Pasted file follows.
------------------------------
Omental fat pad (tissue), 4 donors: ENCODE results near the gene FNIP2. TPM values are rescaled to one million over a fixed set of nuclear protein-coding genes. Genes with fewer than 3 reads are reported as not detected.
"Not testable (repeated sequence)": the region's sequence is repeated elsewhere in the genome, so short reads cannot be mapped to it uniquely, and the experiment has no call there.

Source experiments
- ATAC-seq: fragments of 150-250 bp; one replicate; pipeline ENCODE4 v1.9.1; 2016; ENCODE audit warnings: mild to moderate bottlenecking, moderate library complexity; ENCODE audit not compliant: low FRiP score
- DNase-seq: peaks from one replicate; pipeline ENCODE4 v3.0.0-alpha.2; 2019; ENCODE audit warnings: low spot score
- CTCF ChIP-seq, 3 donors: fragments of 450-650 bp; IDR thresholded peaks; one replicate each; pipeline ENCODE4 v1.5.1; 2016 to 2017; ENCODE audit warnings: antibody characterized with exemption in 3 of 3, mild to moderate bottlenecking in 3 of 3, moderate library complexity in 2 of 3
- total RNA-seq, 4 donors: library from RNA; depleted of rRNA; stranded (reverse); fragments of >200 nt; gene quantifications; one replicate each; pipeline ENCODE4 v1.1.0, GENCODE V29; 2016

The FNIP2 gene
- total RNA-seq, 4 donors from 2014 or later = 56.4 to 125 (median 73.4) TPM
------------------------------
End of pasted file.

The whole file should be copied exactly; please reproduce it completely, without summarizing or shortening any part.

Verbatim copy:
Omental fat pad (tissue), 4 donors: ENCODE results near the gene FNIP2. TPM values are rescaled to one million over a fixed set of nuclear protein-coding genes. Genes with fewer than 3 reads are reported as not detected.
"Not testable (repeated sequence)": the region's sequence is repeated elsewhere in the genome, so short reads cannot be mapped to it uniquely, and the experiment has no call there.

Source experiments
- ATAC-seq: fragments of 150-250 bp; one replicate; pipeline ENCODE4 v1.9.1; 2016; ENCODE audit warnings: mild to moderate bottlenecking, moderate library complexity; ENCODE audit not compliant: low FRiP score
- DNase-seq: peaks from one replicate; pipeline ENCODE4 v3.0.0-alpha.2; 2019; ENCODE audit warnings: low spot score
- CTCF ChIP-seq, 3 donors: fragments of 450-650 bp; IDR thresholded peaks; one replicate each; pipeline ENCODE4 v1.5.1; 2016 to 2017; ENCODE audit warnings: antibody characterized with exemption in 3 of 3, mild to moderate bottlenecking in 3 of 3, moderate library complexity in 2 of 3
- total RNA-seq, 4 donors: library from RNA; depleted of rRNA; stranded (reverse); fragments of >200 nt; gene quantifications; one replicate each; pipeline ENCODE4 v1.1.0, GENCODE V29; 2016

The FNIP2 gene
- total RNA-seq, 4 donors from 2014 or later = 56.4 to 125 (median 73.4) TPM